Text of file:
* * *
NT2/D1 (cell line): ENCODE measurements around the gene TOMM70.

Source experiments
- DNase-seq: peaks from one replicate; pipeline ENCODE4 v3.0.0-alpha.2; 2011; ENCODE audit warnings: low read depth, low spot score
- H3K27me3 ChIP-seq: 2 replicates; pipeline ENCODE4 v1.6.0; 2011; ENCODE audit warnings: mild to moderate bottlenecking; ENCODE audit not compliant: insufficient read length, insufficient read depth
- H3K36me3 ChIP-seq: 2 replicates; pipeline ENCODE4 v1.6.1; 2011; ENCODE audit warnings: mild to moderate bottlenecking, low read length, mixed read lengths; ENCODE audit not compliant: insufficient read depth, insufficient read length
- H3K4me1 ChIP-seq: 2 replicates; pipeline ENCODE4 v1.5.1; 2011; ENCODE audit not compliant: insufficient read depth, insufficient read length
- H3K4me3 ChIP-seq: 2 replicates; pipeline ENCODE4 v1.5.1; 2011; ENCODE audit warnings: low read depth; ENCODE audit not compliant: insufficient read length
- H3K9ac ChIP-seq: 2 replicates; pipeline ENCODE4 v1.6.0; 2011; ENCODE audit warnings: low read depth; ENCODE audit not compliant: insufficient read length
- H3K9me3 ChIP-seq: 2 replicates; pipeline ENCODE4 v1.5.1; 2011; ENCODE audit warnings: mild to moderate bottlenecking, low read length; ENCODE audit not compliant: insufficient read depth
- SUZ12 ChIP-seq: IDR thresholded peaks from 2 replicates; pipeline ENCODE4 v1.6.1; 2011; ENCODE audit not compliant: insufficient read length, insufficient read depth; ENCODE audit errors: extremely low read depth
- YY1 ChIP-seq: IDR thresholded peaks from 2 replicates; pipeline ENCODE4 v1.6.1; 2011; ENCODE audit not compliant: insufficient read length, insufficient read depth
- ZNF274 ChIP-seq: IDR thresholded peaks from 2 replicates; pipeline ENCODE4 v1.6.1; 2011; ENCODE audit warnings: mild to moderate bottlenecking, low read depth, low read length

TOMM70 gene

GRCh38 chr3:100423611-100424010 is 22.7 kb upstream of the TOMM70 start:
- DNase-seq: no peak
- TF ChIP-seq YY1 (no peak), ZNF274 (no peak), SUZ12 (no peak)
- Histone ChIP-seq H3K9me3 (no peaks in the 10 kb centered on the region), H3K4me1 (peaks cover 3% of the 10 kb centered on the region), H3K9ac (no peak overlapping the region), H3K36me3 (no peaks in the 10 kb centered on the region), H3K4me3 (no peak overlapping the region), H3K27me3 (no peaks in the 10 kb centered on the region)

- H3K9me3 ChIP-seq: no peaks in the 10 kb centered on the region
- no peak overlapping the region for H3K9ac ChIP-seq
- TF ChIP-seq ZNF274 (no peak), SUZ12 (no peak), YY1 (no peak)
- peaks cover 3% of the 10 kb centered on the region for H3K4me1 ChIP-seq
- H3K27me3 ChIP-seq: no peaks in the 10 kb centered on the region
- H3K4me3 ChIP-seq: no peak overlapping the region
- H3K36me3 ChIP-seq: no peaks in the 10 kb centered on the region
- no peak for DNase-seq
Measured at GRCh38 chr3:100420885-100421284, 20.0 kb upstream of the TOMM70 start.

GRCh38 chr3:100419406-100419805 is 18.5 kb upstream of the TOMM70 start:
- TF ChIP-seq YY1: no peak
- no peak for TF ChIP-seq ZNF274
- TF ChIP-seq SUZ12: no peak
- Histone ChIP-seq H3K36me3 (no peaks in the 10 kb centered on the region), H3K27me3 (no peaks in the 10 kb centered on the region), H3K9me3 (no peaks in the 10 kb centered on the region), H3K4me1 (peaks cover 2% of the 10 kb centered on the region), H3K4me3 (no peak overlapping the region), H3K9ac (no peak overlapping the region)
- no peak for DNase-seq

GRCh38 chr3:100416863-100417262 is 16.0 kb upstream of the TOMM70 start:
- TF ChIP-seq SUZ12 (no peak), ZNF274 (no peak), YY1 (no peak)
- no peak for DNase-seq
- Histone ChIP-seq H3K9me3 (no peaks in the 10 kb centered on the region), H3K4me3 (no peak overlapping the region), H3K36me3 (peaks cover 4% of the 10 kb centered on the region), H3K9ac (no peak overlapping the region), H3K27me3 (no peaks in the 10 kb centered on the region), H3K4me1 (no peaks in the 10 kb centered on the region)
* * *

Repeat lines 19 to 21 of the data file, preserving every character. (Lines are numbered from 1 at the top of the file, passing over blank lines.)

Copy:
- no peak overlapping the region for H3K9ac ChIP-seq
- TF ChIP-seq ZNF274 (no peak), SUZ12 (no peak), YY1 (no peak)
- peaks cover 3% of the 10 kb centered on the region for H3K4me1 ChIP-seq